Using IT for serving CoPs was introduced initially by Wenger (2001). Based on his experience in maintaining and following-up many CoPs in various domains, he considered that technology must support CoP’s needs in 3 main aspects: 1) Knowledge exchange. 2) Social exchange and conversation. 3) Information and instruction’s work. Many approaches were used for extracting CoP needs. Kunzel et. Al. (2007) for example, suggested to observe CoP with different domain of expertise and to report their needs in terms of practices and tools as each domain has specific particularities. In contrast, Daele (2006) explained that the needs of any CoP member are quite similar to the needs of any employee for his own professional development process. He came up with a model of professional development illustrating clearly that these needs are organized in a cycle starting with experience sharing, analysis, debate/confrontation, creation of new methods and practices, exchange then finally to connect the cycle experiences sharing. Therefore any CoP should include hereabove needs regardless of the domain activities. A recent European project, called PALETTE, followed both approaches to develop a generic CoP needs which represent three domains including teaching, management and engineering. As a result, four common needs were extracted Charlier et. Al. (2007):
• Support participation of CoP members: this need is mainly to communicate with the web, exchange knowledge experience, debate about issues and solution, negotiate, and meet physically or virtually through IT tools.
• Constitute common resource for the CoP: this need is also called by Wenger (1998) “shared repertoire” which constitutes the knowledge capital of the CoP. It is effectively the domain of expertise, the common
knowledge they mine and enrich. In other words it is the history of the CoP.
• Support commitment: allow user to formulate their ideas clearly, share it, tune it and refine it based on the general objective of the CoP.
• Support realization of activities: it represents the need for organizing CoP activities, task’s repartition, creating a common work place for performing the activities of the CoPs in which they can interact, find resources, edit and collaborate.
Although we value PALETTE project outcomes Charlier et. al. (2007), we argue that the needs generated by PALETTE were too generic Kunzel et. al. (2007). For example, activities related to CoPs for healthcare, sport or environment are different from each other. Obviously, each CoP has its own characteristics and each domain has its particular activities.
In this research, we focus on developing CoP of researchers within UAE and we follow the approach proposed by Kunzel et. al. (2007) and Daele (2006) for extracting CoP needs. The main differences between PALETTE project and our research can be summarized in the following factors:
1) Heterogeneity of CoP domains: the sample of CoP members in PALLETE project were from different domains (teaching, management, Engineering). However, our CoP members have single domain of activities which fall in academic research.
2) Cultural and Geographical: PALETTE project was developed for CoP members working in Europe. In contrast, our research focuses on academic researchers who live and work in UAE universities.
On the other hand, we depicted the emergence of platforms providing an integrated view of many tools. We distinguish here two main categories: 1) social platforms (Facebook, myspace, Hi5) and 2) widget-holder platforms (Netvibes, igoogle ). Indeed, these platforms are providing the possibility to integrate a set of tools in a unique workspace either by using the widget technology (Van Kesteren and Caceres 2007) or by implementing a dedicated API (application programming interface) for each tool separately in order to integrate it. More specifically,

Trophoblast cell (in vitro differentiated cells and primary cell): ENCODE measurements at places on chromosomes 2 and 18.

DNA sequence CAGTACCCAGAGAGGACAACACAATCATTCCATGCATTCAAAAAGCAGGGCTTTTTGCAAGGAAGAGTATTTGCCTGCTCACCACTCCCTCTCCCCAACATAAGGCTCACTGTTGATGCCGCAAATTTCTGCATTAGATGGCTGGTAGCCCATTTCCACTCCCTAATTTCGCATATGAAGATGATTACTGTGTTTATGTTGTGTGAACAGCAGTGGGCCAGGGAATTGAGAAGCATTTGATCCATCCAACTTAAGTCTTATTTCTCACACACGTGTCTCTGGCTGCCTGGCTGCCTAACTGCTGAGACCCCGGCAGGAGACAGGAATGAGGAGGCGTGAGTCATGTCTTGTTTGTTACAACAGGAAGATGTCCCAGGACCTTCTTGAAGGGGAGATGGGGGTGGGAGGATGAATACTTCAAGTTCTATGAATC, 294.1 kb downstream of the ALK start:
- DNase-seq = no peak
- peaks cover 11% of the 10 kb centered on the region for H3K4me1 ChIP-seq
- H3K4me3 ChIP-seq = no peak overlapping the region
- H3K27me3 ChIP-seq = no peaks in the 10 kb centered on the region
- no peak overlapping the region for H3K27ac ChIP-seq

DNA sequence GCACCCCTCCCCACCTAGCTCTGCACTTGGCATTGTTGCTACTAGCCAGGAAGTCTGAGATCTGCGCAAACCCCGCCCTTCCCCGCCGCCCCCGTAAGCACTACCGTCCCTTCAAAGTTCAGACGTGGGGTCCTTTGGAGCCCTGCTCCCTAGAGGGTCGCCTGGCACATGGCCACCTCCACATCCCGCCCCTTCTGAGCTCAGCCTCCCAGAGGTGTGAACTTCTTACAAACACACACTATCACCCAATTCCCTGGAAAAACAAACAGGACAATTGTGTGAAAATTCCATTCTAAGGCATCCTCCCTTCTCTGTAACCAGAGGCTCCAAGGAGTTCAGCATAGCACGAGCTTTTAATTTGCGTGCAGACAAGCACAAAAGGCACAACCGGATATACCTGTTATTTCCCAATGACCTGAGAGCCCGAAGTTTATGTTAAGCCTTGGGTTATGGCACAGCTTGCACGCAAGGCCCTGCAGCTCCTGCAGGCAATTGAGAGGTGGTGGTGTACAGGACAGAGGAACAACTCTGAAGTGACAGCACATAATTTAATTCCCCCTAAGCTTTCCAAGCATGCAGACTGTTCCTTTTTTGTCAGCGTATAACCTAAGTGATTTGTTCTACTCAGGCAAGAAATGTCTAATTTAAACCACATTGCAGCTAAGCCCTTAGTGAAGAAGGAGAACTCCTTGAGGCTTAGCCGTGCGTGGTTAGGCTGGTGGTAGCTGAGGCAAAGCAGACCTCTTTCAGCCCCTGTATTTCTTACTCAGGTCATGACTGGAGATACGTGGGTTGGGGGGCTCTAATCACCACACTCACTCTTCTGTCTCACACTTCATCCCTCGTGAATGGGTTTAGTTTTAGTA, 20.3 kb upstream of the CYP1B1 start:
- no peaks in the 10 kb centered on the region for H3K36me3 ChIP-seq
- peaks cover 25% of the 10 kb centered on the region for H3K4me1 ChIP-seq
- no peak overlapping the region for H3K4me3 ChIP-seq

social platforms are providing an interesting option since they are widely adopted by millions of people. Indeed, the users are subscribing to these platforms not only for socializing but also for sharing content, participating, scheduling events and doing a set of other activities. In addition, these platforms are offering a wide range of tools that users can use and can also choose from a long list of tools developed by other users without any integrating issue. Thus, the option for reusing these existing platforms for serving CoPs rather than implementing platforms from scratch with all related integration issues previously presented.
Several contexts of use of FB
Many researchers addressed the potential use of Facebook (FB) in several sectors and fields. For example, in Education, Mazer, et. al. (2008) found that students believed using FB would produce “higher levels of motivation and affective learning and a more positive classroom environment”. Kayri and Çakir (2010) suggested that FB might be used as an effective learning environment. They conducted empirical study to examine the educational perception of students about FB. The study showed that that those who spent much time on FB perceived FB as an educational tool. Muñoz, and Towner (2009) highlighted a number of unique features that make using FB suitable to teacher in Education. For example, FB includes bulletin boards, instant messaging, email, and the ability to post videos and pictures. Most notably, anyone can post information and collaborate within the system. In addition, FB has opened up development of downloadable applications, which can further supplement the educational functions of FB. They stated that although some may consider these technological tools similar to those found in courseware programs (e.g. blackboard, moodle, etc.), the ability and ease with which instructor or student can upload photo and videos, the frequent and seamless updates and maintenance, the large space with 1024 MB limit on videos, and the compatibility with a wide variety of web browsers are superior to some courseware options. They said FB also increases both teacher-student and student-student interaction in the form of web-based communication. FB helps instructors connect with their students about assignments, upcoming events, useful links, and samples of work outside of the classroom. Students can use FB to contact classmates about questions regarding class assignments or examinations as well as collaborating on assignments and group projects in an online environment.